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  Adenium swazicum
(Syn: Adenium obesum ssp. swazicum)
CACTUSPEDIA       

 


A. swazicum (during winter rest)

This is supposed to be the hardiest Adenium.  it is also a very nice free blooming species with intense pink flowers borne in masses that  tends to have a longer flowering season than most of the Adeniums.
well-developed plants have huge roots and thick trunks.



Description:
It is a dwarf shrub, up to 30 cm high, with an enlarged succulent stem with few branches, sometimes partly below ground that tend to droop or spread, especially in plants that are too shaded; mature plants have massive roots and thick stems, but a caudex is evident only in young ones.
Leaves: Long, narrow and succulent up to 13 cm long x 3 cm wide, tapering to both ends or widest near the tips, often folded lengthwise and usually slightly crisped (wavy), softly pubescent below, losing hairs later without conspicuous veins ;  lighter green than in most adeniums.
Flower: Uniformly coloured pink to deep reddish purple, average 6-7 cm in diameter,  in terminal Inflorescence, appearing with leaves. Blooming over a long season normally  in late summer and autumn (Some clones, however, are in almost continuous bloom, experiencing only a few weeks of rest in late winter)
Remarks: Adenium swazicum was used in intergeneric hybrids with A. obesum and some of the most floriferous hybrids belong to this group.

Propagation: Seed, grafting or cuttings that develop the same characteristics in a few years.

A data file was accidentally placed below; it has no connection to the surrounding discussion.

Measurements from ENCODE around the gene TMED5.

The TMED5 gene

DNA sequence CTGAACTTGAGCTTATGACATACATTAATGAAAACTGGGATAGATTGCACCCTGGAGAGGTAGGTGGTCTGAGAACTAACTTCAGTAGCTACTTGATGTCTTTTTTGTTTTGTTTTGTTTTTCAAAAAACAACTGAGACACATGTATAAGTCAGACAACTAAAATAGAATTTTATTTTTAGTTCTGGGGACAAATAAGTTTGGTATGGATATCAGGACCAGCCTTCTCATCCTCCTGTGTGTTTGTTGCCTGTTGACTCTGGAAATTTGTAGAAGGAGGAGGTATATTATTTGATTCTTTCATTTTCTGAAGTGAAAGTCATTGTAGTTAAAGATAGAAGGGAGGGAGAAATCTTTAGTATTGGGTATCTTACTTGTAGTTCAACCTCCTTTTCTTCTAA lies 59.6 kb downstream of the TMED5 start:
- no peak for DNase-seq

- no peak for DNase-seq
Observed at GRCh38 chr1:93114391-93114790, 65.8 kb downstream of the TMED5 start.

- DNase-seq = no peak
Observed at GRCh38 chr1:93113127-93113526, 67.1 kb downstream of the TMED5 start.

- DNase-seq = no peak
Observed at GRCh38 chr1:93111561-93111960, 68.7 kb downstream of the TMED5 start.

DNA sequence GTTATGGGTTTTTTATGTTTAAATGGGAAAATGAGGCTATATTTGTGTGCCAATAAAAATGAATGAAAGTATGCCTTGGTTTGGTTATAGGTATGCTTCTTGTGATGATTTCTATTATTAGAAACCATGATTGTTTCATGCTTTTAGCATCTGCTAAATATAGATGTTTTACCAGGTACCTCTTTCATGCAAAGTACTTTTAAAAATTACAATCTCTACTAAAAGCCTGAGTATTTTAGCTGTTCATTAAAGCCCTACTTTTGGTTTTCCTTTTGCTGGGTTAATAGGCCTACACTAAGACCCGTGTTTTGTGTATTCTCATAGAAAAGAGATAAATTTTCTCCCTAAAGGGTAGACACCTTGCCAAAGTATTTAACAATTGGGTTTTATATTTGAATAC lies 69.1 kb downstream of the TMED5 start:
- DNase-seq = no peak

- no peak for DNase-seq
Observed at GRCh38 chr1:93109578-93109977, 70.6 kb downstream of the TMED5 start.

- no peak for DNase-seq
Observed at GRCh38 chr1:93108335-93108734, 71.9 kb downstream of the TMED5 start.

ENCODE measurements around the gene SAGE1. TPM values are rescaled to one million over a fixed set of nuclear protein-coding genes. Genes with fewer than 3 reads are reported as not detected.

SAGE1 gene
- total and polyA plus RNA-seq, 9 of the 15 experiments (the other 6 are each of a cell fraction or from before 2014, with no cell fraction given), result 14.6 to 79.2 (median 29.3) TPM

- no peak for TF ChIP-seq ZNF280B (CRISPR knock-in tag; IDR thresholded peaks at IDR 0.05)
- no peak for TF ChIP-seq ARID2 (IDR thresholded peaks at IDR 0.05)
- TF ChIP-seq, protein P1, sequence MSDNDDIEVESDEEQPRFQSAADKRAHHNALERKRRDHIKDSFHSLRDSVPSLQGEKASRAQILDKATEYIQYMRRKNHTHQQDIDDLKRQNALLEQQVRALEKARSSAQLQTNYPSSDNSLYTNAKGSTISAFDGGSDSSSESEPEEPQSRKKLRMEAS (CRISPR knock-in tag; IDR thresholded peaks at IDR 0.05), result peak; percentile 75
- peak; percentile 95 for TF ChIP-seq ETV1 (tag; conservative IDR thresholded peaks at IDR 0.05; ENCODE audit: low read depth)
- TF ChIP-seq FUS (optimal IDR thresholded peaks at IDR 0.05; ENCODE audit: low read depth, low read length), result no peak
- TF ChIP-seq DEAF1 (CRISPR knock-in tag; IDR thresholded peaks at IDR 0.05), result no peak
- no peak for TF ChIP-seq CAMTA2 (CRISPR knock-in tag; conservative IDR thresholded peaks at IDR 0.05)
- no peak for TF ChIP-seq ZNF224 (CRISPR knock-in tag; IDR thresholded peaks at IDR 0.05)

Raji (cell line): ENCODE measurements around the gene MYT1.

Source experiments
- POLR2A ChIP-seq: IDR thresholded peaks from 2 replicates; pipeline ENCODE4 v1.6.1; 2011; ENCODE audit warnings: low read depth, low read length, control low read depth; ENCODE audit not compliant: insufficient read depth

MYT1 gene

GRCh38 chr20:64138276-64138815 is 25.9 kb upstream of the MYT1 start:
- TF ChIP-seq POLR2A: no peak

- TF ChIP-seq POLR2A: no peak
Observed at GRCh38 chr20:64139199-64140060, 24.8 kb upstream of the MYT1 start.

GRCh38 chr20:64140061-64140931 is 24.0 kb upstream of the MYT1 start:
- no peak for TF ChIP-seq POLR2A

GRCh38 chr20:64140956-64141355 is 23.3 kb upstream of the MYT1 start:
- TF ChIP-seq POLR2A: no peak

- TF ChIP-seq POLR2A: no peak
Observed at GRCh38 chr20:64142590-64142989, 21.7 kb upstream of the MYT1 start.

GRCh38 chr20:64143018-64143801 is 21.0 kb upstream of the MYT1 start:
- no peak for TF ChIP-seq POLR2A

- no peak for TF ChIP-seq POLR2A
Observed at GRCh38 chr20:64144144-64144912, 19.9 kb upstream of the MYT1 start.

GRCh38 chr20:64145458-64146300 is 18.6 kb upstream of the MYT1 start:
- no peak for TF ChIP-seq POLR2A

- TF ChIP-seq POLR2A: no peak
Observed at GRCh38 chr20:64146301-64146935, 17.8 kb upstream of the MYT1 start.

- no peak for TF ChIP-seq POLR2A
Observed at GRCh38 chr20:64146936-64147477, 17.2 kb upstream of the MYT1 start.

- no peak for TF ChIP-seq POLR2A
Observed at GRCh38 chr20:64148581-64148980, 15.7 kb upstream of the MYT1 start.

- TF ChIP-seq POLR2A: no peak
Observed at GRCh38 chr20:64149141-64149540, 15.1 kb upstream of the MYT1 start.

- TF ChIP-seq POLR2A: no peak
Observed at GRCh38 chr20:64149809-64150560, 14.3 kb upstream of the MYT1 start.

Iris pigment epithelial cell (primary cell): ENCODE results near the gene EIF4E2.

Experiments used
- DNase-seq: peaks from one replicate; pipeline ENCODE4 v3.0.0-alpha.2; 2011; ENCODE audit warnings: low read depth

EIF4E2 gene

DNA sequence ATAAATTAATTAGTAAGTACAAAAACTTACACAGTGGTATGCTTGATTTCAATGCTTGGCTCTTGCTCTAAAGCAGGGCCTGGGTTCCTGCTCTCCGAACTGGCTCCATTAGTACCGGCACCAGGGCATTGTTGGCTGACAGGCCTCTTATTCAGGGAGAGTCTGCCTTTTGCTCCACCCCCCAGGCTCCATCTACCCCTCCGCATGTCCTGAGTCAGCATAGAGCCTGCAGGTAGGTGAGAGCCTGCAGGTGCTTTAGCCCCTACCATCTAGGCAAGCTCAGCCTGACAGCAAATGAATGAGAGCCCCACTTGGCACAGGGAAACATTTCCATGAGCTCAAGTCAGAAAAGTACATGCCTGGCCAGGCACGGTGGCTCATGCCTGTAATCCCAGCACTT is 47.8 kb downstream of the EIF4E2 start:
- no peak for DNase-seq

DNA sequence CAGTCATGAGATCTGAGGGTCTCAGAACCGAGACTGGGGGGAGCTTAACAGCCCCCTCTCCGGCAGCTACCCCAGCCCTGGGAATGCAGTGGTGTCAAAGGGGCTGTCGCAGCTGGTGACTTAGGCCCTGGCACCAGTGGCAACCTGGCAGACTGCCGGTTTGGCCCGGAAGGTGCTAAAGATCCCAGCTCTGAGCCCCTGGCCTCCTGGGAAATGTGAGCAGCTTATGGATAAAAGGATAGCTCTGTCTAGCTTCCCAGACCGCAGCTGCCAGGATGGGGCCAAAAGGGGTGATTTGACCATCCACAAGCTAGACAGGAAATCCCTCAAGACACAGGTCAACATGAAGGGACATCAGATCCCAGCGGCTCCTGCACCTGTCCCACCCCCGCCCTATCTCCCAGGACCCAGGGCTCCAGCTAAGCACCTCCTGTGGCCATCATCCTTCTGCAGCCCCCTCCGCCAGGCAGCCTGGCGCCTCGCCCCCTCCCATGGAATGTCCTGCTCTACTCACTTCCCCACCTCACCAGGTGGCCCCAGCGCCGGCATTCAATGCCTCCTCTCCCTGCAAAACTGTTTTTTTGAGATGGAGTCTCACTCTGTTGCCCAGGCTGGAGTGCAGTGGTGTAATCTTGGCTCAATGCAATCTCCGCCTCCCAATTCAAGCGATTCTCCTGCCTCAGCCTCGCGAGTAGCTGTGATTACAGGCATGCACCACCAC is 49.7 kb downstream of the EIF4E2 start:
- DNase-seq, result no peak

Photo of conspecific taxa, varieties, forms and cultivars of
plants belonging to theAdenium obesum complex
:

Family: Apocynaceae

Scientific name:  Adenium swazicum

Origin:  Occurs on the east coast of southern Africa, in Swaziland and adjacent parts of South Africa and Mozambique.

Synonyms:

  • A. obesum ssp. swazicum (Stapf) G. D. Rowlwy
    In: Repert. Pl. Succ. 29:3, 1980
  • A. boehmianum var. swazicum (Stapf) Rowl.A


 

 


Cultivation: A.swazicum is easy to grow but is especially susceptible to spider mite infestation. It is nearly evergreen if grown in a warm greenhouse or tropical conditions a and watered, but can loose its leaves and forced into a long winter dormancy in cooler climate. New growth begins early in spring.
It like pots with generous drain holes on sides and bottom, need a very porous potting medium media (add pumice, vulcanite, and perlite) seeing that the main trunk is planted with the majority of the roots below the caudex line. Its rare that adeniums will use the upper third of their soil and often this area serves like a mulch or support for the stem.
To make plants develop a large swollen base/trunk and to increase flowering, they require a fertilizer rich in potassium and phosphorus without a too high nitrogen content.
Bright filtered light is best but in areas where light is not as burning, plants may be kept outdoors in full sun unprotected but remember that caudex is very susceptible to sun scalding.
Water plants preferably in the early mornings until the soil is well wetted and let excess water drains from the pot base. Watering can be done as they become drier even daily or to every few days during active growth season Never allow plants to dry out too often as this causes them to go into early dormancy. Many plants simply never get enough water to grow and flower adequately so keep them active and growing by providing them with all the essential necessities.
 



 

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This old page has been moved! Click the link next on the right to enter the new Enciclopedia of Succulents. We hope you find this new site informative and useful.

Encyclopedia of Succulents